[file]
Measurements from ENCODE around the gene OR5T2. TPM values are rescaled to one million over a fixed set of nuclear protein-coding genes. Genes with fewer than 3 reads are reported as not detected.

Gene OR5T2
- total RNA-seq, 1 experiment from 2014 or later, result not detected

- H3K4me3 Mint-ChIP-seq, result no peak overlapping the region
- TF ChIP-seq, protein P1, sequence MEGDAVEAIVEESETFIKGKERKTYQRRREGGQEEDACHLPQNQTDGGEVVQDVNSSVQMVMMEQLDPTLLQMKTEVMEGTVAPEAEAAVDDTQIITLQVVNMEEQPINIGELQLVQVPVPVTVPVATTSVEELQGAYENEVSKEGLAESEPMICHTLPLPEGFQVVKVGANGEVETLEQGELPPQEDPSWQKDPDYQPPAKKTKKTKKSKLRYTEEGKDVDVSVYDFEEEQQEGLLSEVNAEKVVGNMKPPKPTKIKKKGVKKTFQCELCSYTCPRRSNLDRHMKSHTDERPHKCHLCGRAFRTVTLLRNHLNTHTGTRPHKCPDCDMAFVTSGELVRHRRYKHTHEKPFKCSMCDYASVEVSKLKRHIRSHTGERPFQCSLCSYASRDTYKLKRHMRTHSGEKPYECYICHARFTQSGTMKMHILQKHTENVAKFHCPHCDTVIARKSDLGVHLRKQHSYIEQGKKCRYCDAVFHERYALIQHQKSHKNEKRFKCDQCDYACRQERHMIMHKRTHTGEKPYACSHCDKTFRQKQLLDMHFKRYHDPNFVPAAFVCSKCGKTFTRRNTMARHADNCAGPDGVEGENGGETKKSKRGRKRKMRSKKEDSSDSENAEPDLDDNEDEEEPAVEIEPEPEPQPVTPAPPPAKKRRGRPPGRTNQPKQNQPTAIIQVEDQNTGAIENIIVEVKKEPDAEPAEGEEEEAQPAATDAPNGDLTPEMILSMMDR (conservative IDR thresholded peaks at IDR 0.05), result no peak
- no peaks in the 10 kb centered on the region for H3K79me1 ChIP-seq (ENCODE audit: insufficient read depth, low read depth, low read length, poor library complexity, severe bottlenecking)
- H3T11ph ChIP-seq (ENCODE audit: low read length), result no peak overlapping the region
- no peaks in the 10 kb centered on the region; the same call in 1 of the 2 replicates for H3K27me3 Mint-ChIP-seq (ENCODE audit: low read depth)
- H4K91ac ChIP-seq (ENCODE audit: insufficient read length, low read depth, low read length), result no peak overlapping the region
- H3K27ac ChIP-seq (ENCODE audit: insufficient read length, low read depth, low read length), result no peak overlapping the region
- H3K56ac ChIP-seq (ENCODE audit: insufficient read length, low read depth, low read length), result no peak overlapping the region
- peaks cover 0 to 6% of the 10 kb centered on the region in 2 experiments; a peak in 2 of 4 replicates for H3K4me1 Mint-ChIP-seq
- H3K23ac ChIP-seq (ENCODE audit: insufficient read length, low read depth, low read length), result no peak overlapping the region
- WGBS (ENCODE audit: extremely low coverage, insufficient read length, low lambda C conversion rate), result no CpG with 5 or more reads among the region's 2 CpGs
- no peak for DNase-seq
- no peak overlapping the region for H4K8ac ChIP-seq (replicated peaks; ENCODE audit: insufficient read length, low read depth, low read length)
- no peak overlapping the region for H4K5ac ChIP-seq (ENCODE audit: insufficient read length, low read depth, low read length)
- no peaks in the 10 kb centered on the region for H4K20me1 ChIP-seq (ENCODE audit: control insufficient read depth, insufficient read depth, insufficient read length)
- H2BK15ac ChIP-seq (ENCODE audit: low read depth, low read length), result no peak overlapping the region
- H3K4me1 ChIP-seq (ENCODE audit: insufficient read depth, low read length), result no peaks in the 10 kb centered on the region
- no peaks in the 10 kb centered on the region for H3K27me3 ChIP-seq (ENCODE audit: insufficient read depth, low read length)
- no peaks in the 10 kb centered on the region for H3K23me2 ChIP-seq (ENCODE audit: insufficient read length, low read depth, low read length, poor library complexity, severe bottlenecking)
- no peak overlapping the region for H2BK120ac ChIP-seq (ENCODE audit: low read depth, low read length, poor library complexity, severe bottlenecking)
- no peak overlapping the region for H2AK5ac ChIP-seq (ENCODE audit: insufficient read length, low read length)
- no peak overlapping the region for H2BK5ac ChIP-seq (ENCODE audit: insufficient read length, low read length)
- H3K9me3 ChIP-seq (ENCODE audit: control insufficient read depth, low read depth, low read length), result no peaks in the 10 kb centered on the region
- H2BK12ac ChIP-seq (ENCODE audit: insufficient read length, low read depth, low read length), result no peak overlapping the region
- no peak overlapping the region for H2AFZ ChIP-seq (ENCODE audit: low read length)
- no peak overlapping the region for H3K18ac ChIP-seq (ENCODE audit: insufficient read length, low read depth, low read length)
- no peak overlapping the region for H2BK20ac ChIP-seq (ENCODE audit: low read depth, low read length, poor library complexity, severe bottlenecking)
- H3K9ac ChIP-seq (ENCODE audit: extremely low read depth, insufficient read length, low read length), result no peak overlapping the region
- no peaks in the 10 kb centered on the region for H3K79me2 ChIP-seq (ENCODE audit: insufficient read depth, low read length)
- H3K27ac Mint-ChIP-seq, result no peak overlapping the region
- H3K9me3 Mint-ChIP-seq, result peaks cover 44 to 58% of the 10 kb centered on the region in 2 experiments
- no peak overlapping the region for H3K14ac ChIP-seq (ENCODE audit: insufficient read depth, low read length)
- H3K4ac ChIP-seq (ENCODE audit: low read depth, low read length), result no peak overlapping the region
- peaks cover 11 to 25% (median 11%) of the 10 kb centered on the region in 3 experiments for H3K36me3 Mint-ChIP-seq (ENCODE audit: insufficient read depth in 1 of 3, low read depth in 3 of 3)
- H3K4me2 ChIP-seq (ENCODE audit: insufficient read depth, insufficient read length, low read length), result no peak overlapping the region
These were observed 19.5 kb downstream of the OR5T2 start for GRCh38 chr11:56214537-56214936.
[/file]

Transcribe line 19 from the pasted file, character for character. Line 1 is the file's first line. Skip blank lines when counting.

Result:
- H2BK15ac ChIP-seq (ENCODE audit: low read depth, low read length), result no peak overlapping the region